Kwok Ng, Jorma Tynjälä, Dagmar Sigmundová, Lilly Augustine, Mariane Sentenac, Pauli Rintala, and Jo Inchley
Physical activity (PA) is an important health-promoting behavior from which adolescents with long-term illnesses or disabilities (LTID) can benefit. It is important to monitor differences across countries in adherence with PA recommendations for health. The aim of this study was to compare PA levels among 15 European countries after disaggregating data by disability. Data from pupils (mean age = 13.6 years, SD = 1.64) participating in the 2013/2014 Health Behavior in School-aged Children study were analyzed to compare adolescents without LTID, with LTID, and with LTID that affects their participation (affected LTID). Logistic regression models adjusted for age and family affluence, stratified by gender and country group with PA recommendations for health as the outcome variable. With the data pooled, 15% (n = 9,372) of adolescents reported having LTID and 4% (n = 2,566) having affected LTID. Overall, fewer boys with LTID met PA recommendations for health than boys without LTID, although it was not statistically significant either at the national levels or for girls.
Kwok Ng, Pauli Rintala, Jorma Tynjälä, Raili Välimaa, Jari Villberg, Sami Kokko, and Lasse Kannas
Adolescents’ physical activity level is a major source of concern. For adolescents with long-term illnesses or disabilities (LTID), being physically active can prevent secondary conditions. This is one of the first studies reporting trends in physical activity of adolescents with LTID in relation to gender, age, and sports club membership.
Data were collected from the Health Behavior in School-aged Children study in Finland during 2002, 2006, 2010, and 2014. In 13- and 15-year-olds (N = 2206), 17.1% reported having LTID. Daily physical activity recall was the dependent variable. Binary logistic regression analysis was conducted eparately for sports club members (n = 936) and nonmembers (n = 1270).
The proportion of physically active adolescents with LTID in 2014 was higher than in 2002 for girls (15.6% vs 8.7%) and boys (26.6% vs 13.0%). Girl sports club members were 2 times more likely to be physically active in 2014 than in 2002. The largest trend between 2014 and 2002 was among boy nonmembers (odds ratio: 4.62, 95% confidence interval, 2.02–10.58).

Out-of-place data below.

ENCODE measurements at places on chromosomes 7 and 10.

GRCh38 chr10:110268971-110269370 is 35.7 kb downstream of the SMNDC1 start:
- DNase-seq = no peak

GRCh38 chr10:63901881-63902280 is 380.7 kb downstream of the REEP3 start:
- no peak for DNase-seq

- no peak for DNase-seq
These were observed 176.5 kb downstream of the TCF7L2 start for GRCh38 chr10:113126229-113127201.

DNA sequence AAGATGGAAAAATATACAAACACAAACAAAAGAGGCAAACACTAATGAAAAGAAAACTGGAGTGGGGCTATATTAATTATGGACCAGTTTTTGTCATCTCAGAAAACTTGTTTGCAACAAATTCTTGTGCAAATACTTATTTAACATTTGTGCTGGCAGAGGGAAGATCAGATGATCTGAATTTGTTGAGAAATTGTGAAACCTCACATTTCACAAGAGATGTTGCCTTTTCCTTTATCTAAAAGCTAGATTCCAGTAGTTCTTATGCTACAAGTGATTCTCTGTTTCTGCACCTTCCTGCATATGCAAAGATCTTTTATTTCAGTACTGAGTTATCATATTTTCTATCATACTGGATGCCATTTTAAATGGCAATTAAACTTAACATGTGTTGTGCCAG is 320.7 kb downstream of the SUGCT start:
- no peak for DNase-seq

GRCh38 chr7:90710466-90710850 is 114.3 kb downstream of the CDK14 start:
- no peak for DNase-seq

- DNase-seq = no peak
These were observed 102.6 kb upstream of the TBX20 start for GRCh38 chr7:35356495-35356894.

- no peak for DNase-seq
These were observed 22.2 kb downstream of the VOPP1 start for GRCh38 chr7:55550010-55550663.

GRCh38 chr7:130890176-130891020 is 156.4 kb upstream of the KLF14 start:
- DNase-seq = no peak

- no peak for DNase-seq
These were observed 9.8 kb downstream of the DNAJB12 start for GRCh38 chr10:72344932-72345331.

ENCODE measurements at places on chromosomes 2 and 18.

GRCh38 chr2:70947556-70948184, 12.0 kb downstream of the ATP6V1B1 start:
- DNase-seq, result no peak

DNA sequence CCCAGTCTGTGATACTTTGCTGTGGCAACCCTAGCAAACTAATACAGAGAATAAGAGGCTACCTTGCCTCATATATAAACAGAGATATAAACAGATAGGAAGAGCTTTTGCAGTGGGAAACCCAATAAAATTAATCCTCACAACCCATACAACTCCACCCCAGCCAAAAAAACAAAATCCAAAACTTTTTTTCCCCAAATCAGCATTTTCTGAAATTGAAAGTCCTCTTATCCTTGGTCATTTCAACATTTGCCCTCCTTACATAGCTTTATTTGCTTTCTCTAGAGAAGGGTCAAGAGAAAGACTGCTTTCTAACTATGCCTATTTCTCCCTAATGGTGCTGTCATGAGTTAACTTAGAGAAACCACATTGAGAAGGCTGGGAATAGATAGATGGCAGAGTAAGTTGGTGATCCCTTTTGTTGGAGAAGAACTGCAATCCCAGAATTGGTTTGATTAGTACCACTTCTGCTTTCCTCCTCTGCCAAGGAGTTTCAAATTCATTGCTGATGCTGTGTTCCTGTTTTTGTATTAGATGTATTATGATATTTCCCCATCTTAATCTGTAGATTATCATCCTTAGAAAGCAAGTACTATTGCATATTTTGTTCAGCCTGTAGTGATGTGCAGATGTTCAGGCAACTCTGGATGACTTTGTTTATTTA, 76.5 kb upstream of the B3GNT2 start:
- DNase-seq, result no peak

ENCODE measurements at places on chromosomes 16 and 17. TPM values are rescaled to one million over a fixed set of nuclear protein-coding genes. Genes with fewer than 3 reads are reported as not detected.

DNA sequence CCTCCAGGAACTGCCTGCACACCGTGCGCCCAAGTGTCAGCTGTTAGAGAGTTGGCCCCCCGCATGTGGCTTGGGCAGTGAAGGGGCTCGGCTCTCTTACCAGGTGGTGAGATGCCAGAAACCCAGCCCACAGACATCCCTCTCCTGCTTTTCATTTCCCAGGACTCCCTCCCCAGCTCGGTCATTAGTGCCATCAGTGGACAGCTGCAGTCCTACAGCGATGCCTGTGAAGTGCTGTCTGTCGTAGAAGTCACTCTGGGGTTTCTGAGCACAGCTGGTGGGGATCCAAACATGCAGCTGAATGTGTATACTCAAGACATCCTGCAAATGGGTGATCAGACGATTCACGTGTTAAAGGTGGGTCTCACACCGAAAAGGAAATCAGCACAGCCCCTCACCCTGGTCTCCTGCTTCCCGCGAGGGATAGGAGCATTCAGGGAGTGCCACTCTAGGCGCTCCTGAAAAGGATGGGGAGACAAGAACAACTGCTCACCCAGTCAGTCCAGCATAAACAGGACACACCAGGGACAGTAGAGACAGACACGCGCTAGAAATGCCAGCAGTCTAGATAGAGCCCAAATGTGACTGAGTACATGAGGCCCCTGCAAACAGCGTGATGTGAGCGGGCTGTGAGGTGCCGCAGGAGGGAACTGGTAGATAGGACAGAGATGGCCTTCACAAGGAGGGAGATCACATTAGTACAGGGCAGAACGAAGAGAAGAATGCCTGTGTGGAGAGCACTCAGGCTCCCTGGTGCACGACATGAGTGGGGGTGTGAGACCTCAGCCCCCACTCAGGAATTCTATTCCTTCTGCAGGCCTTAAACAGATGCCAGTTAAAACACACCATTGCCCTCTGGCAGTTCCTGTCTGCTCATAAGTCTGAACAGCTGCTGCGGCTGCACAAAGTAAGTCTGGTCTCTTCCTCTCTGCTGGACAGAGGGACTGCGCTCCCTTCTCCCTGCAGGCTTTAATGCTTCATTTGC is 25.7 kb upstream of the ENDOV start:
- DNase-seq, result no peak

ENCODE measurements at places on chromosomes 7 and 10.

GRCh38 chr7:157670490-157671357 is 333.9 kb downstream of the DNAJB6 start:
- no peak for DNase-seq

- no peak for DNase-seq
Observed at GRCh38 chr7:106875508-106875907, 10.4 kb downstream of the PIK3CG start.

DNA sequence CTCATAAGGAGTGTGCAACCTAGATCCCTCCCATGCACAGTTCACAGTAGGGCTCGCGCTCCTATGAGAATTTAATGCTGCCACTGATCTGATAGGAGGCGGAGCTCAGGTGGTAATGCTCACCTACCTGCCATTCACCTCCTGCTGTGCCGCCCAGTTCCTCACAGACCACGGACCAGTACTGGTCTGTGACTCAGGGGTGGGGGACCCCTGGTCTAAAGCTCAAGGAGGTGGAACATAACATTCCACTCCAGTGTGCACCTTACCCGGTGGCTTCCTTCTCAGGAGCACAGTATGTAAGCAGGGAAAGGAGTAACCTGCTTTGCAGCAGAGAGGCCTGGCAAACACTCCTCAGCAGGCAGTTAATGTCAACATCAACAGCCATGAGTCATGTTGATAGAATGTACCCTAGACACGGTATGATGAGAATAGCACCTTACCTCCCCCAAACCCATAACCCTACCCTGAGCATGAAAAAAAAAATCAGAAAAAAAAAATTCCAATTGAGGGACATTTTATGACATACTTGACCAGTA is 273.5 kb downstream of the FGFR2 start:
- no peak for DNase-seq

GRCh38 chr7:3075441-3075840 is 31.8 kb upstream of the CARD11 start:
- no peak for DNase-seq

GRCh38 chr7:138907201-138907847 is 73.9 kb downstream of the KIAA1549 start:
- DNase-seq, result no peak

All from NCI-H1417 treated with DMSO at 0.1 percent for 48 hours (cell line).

More adolescents with LTID took part in daily moderate-to-vigorous physical activity in 2014 than in 2002; however, physical activity levels still remain low. Sports club membership was similar to that of the general population.
Brendan T. O’ Keeffe, Ciaran MacDonncha, Kwok Ng, and Alan E. Donnelly
Purpose: To examine the prevalence of and approaches to monitoring health-related physical fitness (HRPF) in secondary school-based physical education programs. Methods: Physical education teachers (N = 327; 56.6% females) from 235 secondary schools (33.1% of national total) in the Republic of Ireland completed a survey designed specifically for the purposes of this study. Results: HRPF tests were used by 95.3% of teachers. A significant decline in the testing frequency was observed from the junior grades (age 13–15 years) to the senior grades (age 16–18 years) (p < .001). Just over half (51.7%) of the teachers discarded the test results after a single use. Less than one third of the teachers indicated that they shared the test results with the students’ parents. The vast majority (87.0%) of the teachers agreed that the development of a digital platform would facilitate monitoring test results over time. Conclusions: HRPF testing is highly prevalent in secondary schools. More actions are needed to ensure that teachers use pedagogically sound student-centered approaches toward monitoring HRPF, with a focus on learning that may lead to more positive testing experiences for students. Consideration should be given to the development of digital platforms to facilitate monitoring and reporting HRPF.
Kwok W. Ng, Gorden Sudeck, Adilson Marques, Alberto Borraccino, Zuzana Boberova, Jana Vasickova, Riki Tesler, Sami Kokko, and Oddrun Samdal
Background: Regular physical activity and doing well in school are important for growing adolescents. In this study, the associations between physical activity and perceived school performance (PSP) are examined together. Methods: Young adolescents from 42 countries (n = 193,949) in Europe and Canada were examined for associations between self-reported moderate to vigorous physical activity (MVPA) and PSP. Multinominal analyses were conducted with 0 to 2 days of MVPA and below average PSP as reference categories. Adjusted odds ratios and 95% confidence intervals were reported for pooled data and individual countries after controlling for family affluence scale. Results: Girls had better PSP than boys, yet more boys participated in daily MVPA than girls. The associations between PSP and MVPA were inverted U shaped. The strongest association for very good PSP was among young adolescents who reported 5 to 6 days MVPA (odds ratios = 2.3; 95% confidence interval, 2.1–2.4) after controlling for family affluence scale. Conclusions: Young adolescents with average or better PSP took part in at least 3 days of MVPA in a week, suggesting that participating in some MVPA was positively associated with PSP. More days of MVPA in a week, especially for young adolescents with below average PSP, would be beneficial for health and school performance.